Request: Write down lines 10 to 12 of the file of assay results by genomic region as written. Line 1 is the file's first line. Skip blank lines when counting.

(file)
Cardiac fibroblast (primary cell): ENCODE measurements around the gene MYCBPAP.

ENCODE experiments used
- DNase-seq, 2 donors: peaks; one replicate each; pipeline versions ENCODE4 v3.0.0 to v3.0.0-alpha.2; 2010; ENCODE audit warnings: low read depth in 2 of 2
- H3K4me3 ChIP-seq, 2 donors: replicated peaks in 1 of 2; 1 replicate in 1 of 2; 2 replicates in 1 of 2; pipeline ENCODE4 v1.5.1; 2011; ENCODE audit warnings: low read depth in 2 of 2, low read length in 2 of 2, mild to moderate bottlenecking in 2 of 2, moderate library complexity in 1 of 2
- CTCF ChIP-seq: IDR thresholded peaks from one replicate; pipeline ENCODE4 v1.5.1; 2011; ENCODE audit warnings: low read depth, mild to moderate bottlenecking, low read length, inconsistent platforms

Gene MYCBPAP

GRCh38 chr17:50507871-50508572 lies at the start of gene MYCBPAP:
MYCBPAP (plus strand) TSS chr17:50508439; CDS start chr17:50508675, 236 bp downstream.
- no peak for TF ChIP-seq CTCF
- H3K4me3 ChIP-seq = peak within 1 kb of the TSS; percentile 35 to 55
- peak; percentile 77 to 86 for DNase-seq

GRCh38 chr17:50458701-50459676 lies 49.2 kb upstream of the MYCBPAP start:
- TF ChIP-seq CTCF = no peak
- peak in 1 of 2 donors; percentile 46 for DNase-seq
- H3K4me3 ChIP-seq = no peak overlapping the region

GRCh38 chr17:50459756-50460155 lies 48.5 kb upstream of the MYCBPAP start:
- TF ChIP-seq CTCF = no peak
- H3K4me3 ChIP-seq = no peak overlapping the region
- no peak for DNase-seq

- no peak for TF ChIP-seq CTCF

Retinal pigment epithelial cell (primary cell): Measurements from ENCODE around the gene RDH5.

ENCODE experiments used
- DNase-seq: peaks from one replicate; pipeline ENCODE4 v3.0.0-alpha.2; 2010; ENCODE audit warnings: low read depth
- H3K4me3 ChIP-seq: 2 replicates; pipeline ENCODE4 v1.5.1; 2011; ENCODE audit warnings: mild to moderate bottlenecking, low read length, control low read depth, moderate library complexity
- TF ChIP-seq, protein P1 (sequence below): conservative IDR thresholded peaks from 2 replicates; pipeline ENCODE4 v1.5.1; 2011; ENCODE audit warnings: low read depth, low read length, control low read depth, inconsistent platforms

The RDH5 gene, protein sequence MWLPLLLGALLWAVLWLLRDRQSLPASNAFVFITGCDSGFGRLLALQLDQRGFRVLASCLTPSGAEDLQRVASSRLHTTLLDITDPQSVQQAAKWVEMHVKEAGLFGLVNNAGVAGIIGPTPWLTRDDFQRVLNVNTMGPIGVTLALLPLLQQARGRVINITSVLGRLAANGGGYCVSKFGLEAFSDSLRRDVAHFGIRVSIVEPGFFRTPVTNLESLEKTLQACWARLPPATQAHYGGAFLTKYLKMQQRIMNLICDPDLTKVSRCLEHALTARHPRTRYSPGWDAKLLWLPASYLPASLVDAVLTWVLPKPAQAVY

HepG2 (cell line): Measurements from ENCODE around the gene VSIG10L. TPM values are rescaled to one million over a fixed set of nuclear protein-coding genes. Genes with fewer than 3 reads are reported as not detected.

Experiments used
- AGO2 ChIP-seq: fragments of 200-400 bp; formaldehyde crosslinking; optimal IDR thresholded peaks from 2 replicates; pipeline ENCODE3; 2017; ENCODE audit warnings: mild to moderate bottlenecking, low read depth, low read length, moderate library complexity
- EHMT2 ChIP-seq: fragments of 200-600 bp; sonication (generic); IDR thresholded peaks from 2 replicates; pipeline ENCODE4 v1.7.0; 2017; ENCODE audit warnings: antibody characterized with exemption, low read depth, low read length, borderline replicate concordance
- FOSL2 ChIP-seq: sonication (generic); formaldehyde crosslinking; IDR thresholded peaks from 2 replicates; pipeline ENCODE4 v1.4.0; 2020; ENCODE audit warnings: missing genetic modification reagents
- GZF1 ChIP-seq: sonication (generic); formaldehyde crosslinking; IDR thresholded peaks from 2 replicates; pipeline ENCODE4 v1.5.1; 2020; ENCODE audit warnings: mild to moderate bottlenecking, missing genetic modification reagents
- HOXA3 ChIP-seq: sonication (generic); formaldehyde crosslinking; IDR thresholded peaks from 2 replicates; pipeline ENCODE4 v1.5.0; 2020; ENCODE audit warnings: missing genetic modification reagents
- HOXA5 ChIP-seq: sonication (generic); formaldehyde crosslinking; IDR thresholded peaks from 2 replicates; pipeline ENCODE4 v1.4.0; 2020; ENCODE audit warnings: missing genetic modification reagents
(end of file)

- H3K4me3 ChIP-seq = peak within 1 kb of the TSS; percentile 35 to 55
- peak; percentile 77 to 86 for DNase-seq

GRCh38 chr17:50458701-50459676 lies 49.2 kb upstream of the MYCBPAP start: